Password lockout policies are another important part of doing password authentication well, but they do not get the same coverage as password storage.

The more you look at passwords in detail you realise they are a pretty flawed authentication mechanism. All this best practice advice for making passwords as secure as possible is kind of like trying to re-attach a plane's wing using sticky tape.

  • "The password storage best practice you mention is not universally agreed on, although it is heavily promoted by users on this site"..very true.
    – Shurmajee
    Feb 16, 2014 at 18:19

Long story short, you have complete control over how you hash passwords. But beyond a very limited point, you don't have control over how strong your users' passwords will be.

Best practices exist in password hashing so that you can minimize the effect of weak passwords. Salts should be unique so successful effort cracking one password doesn't contribute toward the effort in cracking others. Slow hashes like bcrypt or scrypt should be used to slow down an attacker iterating through password guesses. These algorithms increase the difficulty of cracking passwords by the equivalent by at least a few bits of entropy.

On the other hand, the best you can practically do with passwords themselves is limit their minimum length. Requiring symbols likely results in minimal extra entropy, as an overwhelming number of users will simply add an exclamation point to the end of their password. At the end of the day, what makes a good password is entropy, and users are notoriously bad at coming up with passwords with all but minimal amounts of it. Worse, you can't actually test for entropy — it's a measure of the means by which the password was generated, and not directly measurable on the password itself. "Password strength checkers" are as a result typically quite bad, and typically only frustrate users who end up trying to game the system in order to use their preferred password.

So we do the best we can on the parts of the process we can control and try to limit the downsides of the parts we can't.


It bugs me a long time already, why there is positive certainty about hashing algorithm and salt importance, but password strength either never mentioned at all or considered rather "philosophical" matter?

Or, in other words, why there is always a recommendation for the hashing algorithm, and a certain one ("use this"), but there is never a recommendation for the password strength ("allow at least such strength or understand the risk")?

  • It is possible to define and meaningfully measure the flaws in hashing algorithms (including salts) independently of all other factors
  • Hashing techniques can be published and peer-reviewed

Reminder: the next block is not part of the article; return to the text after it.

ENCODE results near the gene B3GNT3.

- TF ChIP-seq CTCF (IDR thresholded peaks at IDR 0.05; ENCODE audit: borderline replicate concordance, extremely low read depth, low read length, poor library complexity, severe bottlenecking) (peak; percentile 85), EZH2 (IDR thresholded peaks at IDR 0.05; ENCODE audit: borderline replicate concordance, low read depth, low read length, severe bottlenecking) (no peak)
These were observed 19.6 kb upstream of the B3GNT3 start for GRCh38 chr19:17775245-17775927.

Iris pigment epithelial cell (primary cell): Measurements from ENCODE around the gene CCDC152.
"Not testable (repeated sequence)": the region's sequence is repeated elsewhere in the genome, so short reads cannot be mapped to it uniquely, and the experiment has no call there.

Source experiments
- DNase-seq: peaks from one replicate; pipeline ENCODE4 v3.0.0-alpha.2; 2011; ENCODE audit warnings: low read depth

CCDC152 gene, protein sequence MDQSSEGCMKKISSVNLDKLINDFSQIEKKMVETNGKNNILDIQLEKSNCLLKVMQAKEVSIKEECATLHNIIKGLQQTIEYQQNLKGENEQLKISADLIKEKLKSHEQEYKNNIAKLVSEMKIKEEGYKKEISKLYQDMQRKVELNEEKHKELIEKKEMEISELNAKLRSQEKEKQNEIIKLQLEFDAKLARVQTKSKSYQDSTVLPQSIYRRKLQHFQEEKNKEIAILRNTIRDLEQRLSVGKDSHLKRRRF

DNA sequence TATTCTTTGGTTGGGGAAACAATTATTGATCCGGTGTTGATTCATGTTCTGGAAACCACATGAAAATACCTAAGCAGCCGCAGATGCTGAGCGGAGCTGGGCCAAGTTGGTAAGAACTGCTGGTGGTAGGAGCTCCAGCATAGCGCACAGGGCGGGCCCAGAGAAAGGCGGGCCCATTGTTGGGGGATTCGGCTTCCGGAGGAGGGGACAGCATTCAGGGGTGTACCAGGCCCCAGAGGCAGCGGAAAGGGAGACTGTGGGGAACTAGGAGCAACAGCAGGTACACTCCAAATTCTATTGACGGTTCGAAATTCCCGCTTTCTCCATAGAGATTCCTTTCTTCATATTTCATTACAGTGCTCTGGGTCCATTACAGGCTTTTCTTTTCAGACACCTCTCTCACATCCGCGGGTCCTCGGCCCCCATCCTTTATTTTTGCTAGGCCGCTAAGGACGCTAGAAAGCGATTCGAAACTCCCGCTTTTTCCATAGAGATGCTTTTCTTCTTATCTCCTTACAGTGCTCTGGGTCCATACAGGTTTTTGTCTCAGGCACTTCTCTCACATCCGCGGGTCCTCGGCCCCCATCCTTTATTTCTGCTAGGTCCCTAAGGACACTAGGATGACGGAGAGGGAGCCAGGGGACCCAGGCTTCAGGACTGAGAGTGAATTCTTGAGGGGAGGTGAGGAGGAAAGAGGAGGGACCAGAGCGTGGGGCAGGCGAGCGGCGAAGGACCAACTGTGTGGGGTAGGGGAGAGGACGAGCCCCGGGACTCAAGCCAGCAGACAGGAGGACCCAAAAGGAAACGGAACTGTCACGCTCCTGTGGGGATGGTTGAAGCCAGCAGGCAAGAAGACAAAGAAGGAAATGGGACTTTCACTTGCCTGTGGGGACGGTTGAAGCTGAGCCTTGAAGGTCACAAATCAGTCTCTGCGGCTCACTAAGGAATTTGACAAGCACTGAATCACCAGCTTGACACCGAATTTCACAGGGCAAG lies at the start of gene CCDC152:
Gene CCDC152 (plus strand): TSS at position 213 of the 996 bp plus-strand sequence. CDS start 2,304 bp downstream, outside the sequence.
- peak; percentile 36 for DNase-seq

• Algorithm choices are made by us, as professionals building systems.
  • The business/owner/requirements setter/check signer:
    • does not care about algorithms at all
    • cares only that the algorithm isn't so slow as to incite user complaints
    • cares only that the password rules don't incite user complaints
    • (rarely) cares only that the algorithm meets legal, regulatory, certification, standards or similar requirements
  • The first standard deviation or two's worth of users:
    • cares only that the algorithm isn't so slow as to annoy them
    • cares only that the password rules aren't so complex as to annoy them
      • having to remember anything annoys them
      • failing to type their password right annoys them
      • failing to log in the first time annoys them
      • having to type too many characters annoys them
      • not being able to use their favorite password annoys them
      • having rules they're not already used to annoys them
  • Unlike algorithms, published passwords are rendered instantly weak, so they cannot be peer reviewed
  • While a plaintext password in and of itself (i.e. knowing only the string the user entered) can always be judged "weak", they can never be judged "strong".
    • See Should I reject obviously poor passwords?
    • "password" is obviously weak.
    • "5f4dcc3b5aa765d61d8327deb882cf99"* is almost exactly as weak, yet it looks strong (long, lower case [a-f] and numbers).
      • note that it's long enough that length would overcome the limited character set were it actually a cryptographically random string.
    • "NWY0ZGNjM2I1YWE3NjVkNjFkODMyN2RlYjg4MmNmOTk="** is also almost exactly as weak, yet it looks even stronger (long, upper case, lower case, numbers, symbols).
  • You will never, ever know the precise wordlists and rules that a rules-based dictionary attack will use. You will also never be as up to date on the latest in passwords leaked from other breaches as the attacker that did the other breach (or, probably, their forum buddies).

P.S. Using a great hashing algorithm on a password of 12345 conveys little added security, but using a 1000 byte purely random passphrase conveys little added security if it's stored in cleartext, too. The chain is only as strong as its weakest link!

* MD5("password")

** Base64(MD5("password"))